In 2021/2022, SSRV commissioned a project to optimise our capability to respond to the social security needs of people affected by natural disasters. These disasters include bushfires, floods, storms, and yes, even pandemics.
Disasters can affect social security payments, often in ways that people don’t predict.
We know that disasters can profoundly impact people’s finances and their life circumstances, but being affected by a disaster may also lead to applications for new payments and may affect existing payments.
When someone is displaced and must relocate due to a disaster, difficult choices are often made about where to live. For example, you might move in with your partner or friend, only to discover that Centrelink makes an assessment about your relationship with your new housemate, which has affected your eligibility or rate of payment.
Or perhaps your very first interaction with the social security system comes in the aftermath of a disaster. For example, if the business you work for, or perhaps your own business, has to close, leaving you unemployed and in need of financial support.
SSRV recognise that disasters can quickly lead to complex situations, affecting multiple aspects of people lives, including confusion or trouble with social security payments.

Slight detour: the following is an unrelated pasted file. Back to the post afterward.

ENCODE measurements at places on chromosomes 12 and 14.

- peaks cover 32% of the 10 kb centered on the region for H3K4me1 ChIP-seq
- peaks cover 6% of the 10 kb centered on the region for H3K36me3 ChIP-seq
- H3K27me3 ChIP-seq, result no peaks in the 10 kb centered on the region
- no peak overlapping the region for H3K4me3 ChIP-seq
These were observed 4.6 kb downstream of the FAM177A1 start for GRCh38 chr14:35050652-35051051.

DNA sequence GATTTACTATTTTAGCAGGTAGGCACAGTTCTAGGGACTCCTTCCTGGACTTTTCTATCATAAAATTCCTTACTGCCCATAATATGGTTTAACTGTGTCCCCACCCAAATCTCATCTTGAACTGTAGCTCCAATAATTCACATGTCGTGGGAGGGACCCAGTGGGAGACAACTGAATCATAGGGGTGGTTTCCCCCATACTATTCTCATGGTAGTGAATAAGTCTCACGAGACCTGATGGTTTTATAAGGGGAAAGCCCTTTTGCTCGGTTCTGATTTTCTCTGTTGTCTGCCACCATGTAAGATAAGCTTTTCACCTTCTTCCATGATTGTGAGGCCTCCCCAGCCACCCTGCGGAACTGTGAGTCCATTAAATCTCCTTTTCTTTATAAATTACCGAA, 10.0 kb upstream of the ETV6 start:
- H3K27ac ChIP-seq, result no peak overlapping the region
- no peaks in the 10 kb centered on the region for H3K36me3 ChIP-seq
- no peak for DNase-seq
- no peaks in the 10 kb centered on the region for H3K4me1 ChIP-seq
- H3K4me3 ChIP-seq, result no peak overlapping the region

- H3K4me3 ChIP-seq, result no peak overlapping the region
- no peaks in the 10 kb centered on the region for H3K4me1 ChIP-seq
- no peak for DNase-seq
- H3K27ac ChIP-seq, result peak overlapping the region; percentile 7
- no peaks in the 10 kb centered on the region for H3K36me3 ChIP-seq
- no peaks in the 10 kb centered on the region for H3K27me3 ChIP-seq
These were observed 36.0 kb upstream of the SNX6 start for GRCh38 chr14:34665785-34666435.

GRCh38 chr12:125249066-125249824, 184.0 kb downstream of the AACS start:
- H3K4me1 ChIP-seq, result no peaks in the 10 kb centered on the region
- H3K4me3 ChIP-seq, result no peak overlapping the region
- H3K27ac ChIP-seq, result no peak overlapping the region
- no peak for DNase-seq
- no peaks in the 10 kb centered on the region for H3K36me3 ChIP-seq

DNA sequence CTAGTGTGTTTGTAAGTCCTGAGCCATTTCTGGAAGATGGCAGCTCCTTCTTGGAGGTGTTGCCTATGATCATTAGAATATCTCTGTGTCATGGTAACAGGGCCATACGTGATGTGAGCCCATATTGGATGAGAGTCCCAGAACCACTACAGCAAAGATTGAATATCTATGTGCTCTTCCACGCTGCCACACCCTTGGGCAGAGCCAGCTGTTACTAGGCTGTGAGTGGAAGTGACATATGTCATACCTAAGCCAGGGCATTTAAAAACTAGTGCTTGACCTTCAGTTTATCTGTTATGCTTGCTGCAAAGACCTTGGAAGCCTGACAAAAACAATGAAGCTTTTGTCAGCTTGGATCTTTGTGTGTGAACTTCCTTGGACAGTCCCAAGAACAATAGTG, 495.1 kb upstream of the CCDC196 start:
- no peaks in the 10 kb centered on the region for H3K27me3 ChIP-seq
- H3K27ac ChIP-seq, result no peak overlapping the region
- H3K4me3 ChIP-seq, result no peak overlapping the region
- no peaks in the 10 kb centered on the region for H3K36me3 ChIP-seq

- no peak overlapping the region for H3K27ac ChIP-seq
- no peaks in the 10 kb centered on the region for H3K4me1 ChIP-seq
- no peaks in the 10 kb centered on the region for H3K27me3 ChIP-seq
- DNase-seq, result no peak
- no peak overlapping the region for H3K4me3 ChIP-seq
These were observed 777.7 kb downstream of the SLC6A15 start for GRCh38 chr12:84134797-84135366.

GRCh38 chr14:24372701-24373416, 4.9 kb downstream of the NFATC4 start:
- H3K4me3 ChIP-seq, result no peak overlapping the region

After a disaster, persons affected might quickly require advice and guidance on social security law.
Our Disaster Preparedness and Response Plan will tackle this challenge from a range of perspectives, including:
1. Preparedness: what can we do differently to be ready to support people through the next disaster?
2. Collaboration: who can we work with to maximise our effectiveness?
3. Prevention: how can we raise community awareness of the financial challenges associated with disasters, and how the social security system works in these situations?
4. Responsiveness: what is our plan when disaster strikes?
Over the next six months we’ll be publishing a series of articles and posts under the banner of ‘Did You Know?’, as our way of raising community awareness about natural disasters and the social security complexities that arise after a disaster.
And, in the background, we’ll be working hard to ensure that we are best placed to respond to community need when disaster strikes.
Did you know?